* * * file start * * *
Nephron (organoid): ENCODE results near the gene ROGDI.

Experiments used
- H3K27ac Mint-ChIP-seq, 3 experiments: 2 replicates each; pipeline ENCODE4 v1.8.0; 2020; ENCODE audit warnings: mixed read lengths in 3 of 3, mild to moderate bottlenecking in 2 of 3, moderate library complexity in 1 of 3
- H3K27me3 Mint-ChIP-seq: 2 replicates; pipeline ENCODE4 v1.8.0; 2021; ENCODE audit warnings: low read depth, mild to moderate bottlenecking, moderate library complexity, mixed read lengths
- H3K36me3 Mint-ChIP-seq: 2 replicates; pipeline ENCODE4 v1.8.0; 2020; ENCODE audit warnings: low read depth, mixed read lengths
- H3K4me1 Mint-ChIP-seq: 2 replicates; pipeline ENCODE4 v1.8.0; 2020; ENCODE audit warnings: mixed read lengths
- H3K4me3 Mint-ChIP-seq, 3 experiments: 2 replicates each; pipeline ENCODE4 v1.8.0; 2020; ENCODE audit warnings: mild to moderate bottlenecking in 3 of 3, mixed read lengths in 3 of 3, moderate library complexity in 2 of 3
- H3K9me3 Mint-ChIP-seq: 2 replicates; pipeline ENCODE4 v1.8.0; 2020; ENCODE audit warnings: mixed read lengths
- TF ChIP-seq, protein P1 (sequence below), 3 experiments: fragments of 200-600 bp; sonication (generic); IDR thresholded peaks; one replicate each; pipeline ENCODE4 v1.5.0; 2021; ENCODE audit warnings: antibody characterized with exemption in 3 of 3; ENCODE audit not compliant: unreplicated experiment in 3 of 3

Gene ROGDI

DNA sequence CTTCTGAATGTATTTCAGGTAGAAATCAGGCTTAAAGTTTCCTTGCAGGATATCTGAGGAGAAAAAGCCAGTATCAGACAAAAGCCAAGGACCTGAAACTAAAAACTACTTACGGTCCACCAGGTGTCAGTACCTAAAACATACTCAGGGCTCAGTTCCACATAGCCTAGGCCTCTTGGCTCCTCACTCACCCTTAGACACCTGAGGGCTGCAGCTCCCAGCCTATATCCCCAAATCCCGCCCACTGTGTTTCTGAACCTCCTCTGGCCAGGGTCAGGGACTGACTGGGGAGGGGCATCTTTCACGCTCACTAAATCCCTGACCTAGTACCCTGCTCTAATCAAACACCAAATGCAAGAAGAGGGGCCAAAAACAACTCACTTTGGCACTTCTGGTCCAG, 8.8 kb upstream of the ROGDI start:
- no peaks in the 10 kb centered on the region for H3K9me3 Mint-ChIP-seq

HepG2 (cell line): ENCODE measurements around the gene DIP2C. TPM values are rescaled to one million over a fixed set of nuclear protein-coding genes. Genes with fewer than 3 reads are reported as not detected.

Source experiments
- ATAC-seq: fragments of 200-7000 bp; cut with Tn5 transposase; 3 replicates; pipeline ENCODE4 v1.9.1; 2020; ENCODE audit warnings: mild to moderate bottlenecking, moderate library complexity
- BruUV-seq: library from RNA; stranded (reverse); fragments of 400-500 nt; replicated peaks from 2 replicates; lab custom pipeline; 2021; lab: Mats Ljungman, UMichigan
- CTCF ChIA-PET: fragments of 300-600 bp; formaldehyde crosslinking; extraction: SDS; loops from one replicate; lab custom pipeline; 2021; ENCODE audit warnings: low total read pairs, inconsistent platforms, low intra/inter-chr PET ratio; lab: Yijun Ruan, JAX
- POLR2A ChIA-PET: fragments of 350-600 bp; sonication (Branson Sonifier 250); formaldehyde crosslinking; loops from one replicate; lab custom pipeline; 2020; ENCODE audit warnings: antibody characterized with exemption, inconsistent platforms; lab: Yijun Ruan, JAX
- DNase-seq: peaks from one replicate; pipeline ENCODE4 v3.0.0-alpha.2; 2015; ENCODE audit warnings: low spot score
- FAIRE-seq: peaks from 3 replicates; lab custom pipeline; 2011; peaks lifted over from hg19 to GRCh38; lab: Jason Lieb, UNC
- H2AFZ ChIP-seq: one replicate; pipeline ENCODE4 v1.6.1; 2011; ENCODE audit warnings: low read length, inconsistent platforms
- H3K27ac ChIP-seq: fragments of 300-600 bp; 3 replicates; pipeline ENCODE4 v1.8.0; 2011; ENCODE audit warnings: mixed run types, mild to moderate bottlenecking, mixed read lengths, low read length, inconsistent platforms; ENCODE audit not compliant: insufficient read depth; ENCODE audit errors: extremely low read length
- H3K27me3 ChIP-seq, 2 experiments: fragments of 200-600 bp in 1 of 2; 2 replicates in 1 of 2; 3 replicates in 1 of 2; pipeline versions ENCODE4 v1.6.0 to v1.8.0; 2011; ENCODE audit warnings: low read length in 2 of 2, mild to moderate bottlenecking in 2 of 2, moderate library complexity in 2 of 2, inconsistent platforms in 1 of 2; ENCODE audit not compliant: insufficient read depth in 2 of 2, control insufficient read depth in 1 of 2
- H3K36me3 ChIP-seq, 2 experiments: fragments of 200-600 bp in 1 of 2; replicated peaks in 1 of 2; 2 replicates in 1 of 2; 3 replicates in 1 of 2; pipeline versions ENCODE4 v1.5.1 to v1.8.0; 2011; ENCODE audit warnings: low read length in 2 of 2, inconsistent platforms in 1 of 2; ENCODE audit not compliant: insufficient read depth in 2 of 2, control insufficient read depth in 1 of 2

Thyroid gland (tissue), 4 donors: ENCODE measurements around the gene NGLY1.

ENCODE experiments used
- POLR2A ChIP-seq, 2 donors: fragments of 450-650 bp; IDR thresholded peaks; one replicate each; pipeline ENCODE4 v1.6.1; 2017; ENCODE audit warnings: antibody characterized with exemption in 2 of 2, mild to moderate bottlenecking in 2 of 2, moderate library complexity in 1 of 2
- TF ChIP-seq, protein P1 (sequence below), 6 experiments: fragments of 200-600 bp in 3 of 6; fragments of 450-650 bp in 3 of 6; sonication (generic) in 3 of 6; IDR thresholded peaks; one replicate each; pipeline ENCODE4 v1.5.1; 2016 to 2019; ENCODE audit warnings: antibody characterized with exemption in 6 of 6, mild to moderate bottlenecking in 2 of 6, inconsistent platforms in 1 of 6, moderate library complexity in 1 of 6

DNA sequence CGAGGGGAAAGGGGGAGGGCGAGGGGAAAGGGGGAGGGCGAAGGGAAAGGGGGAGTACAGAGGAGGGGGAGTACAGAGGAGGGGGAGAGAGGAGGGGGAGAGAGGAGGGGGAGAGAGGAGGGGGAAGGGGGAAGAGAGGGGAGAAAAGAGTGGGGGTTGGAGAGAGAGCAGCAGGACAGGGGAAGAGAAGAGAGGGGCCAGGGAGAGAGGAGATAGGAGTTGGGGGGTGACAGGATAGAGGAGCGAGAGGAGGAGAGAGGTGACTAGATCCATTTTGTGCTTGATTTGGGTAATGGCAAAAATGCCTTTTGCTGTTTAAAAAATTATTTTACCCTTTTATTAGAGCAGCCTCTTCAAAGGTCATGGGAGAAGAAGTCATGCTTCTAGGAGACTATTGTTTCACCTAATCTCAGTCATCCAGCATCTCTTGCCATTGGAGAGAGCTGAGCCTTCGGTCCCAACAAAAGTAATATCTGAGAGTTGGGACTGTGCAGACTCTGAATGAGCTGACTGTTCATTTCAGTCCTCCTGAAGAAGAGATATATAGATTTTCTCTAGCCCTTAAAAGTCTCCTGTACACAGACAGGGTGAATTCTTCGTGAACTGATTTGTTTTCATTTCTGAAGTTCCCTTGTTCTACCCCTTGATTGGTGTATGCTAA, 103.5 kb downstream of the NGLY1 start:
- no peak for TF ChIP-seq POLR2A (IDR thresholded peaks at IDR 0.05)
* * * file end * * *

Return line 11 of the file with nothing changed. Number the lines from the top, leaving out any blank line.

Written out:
DNA sequence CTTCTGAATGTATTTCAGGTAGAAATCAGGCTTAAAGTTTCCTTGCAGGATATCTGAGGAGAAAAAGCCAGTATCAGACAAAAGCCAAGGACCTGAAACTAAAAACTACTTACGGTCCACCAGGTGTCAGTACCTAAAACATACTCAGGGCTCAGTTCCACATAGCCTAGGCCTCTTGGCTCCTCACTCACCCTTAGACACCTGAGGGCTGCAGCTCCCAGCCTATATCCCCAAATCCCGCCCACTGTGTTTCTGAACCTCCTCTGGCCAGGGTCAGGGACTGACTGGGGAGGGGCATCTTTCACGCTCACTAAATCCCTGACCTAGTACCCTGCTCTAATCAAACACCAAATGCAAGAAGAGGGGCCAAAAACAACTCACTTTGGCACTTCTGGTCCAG, 8.8 kb upstream of the ROGDI start: